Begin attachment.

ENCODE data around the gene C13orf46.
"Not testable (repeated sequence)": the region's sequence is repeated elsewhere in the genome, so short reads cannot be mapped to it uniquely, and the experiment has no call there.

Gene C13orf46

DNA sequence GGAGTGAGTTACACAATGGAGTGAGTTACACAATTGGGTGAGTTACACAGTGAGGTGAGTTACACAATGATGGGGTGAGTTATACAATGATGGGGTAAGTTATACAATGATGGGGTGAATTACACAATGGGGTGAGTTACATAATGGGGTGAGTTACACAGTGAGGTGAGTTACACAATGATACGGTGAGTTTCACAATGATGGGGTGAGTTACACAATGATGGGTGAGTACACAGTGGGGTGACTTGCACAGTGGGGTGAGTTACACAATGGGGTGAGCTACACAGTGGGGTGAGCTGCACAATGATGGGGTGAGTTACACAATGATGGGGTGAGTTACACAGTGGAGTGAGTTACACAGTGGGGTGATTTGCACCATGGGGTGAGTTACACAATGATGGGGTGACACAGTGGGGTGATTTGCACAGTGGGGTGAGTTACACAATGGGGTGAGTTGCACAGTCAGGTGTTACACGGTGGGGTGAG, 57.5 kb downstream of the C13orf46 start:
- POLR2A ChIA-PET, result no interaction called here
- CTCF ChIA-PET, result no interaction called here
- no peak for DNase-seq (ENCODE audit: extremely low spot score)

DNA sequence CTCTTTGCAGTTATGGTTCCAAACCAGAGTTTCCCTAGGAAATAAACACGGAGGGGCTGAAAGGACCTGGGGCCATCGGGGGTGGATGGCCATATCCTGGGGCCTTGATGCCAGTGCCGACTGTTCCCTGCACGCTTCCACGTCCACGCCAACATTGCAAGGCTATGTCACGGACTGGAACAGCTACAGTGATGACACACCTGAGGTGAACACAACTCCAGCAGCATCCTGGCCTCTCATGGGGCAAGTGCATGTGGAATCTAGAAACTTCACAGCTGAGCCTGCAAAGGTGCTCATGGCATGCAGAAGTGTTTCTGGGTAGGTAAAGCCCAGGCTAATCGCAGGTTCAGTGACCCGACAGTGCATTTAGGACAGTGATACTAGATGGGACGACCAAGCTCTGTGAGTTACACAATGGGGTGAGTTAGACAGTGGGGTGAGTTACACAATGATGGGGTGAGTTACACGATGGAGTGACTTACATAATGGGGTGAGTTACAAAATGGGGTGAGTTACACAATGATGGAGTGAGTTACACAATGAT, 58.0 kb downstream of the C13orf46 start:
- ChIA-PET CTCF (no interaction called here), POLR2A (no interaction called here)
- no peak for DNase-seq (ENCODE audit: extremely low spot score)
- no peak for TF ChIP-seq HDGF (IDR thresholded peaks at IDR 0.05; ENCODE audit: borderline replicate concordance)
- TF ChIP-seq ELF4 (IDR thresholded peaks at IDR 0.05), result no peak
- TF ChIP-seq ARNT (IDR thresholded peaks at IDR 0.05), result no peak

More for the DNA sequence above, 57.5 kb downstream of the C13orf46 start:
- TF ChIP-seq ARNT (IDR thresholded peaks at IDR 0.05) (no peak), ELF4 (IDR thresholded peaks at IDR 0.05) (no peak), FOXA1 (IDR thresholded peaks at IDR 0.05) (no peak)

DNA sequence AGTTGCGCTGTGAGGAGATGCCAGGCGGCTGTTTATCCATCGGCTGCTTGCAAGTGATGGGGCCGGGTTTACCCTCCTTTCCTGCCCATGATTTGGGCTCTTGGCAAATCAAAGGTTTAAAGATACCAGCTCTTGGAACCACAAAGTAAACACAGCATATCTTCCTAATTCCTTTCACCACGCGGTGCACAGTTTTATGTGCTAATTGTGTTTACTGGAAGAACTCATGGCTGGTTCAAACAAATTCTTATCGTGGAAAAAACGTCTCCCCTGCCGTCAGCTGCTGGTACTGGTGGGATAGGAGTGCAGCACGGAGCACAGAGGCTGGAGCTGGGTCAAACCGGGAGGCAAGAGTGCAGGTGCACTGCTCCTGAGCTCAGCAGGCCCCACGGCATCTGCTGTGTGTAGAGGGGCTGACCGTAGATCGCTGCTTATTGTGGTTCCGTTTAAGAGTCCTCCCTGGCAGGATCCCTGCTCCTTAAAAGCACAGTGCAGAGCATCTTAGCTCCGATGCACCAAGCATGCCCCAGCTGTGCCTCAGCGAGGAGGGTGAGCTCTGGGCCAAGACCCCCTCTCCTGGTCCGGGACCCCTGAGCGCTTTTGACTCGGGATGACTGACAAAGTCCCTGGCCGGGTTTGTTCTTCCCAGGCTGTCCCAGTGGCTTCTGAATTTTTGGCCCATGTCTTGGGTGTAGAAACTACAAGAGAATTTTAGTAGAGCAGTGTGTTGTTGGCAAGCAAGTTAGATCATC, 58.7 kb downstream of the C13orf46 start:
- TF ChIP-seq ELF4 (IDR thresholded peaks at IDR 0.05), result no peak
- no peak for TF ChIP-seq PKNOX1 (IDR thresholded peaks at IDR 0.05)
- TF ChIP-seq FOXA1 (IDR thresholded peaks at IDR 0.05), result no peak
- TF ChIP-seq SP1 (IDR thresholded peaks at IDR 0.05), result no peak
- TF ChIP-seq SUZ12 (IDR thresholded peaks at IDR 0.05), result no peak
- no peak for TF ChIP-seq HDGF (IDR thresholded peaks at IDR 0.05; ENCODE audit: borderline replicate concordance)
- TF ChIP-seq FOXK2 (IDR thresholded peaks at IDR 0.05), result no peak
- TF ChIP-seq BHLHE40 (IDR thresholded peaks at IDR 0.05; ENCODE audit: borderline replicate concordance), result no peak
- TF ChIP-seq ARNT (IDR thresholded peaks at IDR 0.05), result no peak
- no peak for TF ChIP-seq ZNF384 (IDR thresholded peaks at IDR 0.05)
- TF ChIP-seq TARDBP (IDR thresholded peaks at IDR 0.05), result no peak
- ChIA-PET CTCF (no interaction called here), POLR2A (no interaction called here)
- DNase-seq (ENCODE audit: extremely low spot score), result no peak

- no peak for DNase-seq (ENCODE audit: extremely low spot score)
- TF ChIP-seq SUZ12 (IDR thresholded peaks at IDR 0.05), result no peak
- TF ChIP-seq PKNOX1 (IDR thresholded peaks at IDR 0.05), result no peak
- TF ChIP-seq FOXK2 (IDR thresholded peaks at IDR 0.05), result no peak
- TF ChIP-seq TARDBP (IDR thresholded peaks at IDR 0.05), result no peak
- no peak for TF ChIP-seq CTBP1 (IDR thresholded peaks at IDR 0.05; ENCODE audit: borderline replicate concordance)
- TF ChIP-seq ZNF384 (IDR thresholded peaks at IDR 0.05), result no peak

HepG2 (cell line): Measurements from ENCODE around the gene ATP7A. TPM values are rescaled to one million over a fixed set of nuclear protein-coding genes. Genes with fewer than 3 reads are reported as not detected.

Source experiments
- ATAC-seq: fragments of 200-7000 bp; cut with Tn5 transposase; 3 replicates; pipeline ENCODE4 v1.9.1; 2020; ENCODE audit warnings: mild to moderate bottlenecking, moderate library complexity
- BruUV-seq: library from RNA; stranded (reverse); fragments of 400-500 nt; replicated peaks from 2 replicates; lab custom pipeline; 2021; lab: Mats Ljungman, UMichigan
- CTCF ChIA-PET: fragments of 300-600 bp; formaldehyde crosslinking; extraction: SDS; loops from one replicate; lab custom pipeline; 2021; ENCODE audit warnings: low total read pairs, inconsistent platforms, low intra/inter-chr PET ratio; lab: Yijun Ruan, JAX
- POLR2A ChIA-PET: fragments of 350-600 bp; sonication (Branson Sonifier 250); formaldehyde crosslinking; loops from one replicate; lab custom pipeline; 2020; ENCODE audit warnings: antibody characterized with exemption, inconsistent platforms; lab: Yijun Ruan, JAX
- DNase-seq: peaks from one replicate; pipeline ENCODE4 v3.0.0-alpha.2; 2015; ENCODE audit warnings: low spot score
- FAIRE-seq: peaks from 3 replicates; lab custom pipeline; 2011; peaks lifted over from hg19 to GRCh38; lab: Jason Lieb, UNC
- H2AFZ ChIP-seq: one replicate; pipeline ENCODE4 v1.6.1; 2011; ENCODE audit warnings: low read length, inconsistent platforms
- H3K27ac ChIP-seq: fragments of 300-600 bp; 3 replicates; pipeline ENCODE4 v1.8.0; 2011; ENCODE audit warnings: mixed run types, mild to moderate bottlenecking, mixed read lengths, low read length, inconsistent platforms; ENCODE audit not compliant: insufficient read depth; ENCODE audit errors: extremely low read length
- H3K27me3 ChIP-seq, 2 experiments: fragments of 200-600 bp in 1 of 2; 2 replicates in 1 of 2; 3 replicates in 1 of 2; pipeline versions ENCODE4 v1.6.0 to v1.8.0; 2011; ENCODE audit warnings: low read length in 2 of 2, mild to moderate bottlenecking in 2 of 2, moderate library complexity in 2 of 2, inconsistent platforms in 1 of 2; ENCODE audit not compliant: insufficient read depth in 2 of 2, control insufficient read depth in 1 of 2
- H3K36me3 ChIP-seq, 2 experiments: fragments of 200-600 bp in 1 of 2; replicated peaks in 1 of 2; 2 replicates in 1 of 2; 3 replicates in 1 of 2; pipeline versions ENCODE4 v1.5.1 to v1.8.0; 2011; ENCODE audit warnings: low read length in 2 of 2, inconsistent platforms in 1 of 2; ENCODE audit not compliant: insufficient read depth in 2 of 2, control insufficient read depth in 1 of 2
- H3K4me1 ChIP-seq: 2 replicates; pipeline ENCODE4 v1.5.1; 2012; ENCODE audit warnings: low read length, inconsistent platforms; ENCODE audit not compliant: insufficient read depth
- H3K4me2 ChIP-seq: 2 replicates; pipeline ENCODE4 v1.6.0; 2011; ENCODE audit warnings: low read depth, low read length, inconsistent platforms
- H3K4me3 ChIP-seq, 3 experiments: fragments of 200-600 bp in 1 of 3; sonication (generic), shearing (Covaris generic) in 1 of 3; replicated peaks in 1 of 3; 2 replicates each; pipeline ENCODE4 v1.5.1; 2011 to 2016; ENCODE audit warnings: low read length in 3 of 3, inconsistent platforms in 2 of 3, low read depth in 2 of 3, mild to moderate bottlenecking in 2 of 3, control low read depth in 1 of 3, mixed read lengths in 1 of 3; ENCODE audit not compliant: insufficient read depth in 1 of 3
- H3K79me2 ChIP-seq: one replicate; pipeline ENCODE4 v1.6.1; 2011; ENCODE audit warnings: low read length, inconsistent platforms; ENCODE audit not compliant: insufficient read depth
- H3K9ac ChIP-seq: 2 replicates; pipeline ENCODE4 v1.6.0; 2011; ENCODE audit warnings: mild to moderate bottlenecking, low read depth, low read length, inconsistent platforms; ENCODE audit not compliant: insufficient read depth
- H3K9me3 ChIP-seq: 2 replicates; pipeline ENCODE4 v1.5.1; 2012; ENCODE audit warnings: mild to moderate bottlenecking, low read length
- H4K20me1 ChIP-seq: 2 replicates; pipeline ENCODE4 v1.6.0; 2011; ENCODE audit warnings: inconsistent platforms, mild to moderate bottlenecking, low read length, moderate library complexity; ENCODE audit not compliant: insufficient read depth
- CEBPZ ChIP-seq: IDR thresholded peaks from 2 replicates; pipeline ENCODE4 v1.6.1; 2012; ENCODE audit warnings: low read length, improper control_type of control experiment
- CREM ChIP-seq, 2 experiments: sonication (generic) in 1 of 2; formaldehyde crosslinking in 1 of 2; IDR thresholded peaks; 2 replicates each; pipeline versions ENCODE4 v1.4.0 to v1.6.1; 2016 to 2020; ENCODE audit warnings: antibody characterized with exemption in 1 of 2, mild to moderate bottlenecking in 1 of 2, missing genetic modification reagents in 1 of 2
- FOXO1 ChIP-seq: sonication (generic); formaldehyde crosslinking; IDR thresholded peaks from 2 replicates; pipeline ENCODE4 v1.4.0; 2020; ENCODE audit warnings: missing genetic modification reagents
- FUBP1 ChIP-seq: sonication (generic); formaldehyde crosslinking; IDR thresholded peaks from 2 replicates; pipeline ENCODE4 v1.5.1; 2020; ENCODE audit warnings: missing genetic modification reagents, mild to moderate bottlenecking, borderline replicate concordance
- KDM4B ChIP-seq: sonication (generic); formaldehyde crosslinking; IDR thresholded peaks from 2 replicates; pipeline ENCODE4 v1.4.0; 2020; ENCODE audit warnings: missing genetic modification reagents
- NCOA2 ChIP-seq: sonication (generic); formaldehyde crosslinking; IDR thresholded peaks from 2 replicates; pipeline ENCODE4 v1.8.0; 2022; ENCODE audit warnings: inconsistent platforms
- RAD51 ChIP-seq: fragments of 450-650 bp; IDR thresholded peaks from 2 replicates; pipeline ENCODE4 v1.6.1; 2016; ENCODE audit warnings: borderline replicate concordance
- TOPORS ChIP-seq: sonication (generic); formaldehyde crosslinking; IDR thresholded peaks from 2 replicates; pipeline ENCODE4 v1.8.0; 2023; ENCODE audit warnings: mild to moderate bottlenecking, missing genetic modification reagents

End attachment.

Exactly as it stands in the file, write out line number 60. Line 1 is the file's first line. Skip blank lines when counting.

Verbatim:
- KDM4B ChIP-seq: sonication (generic); formaldehyde crosslinking; IDR thresholded peaks from 2 replicates; pipeline ENCODE4 v1.4.0; 2020; ENCODE audit warnings: missing genetic modification reagents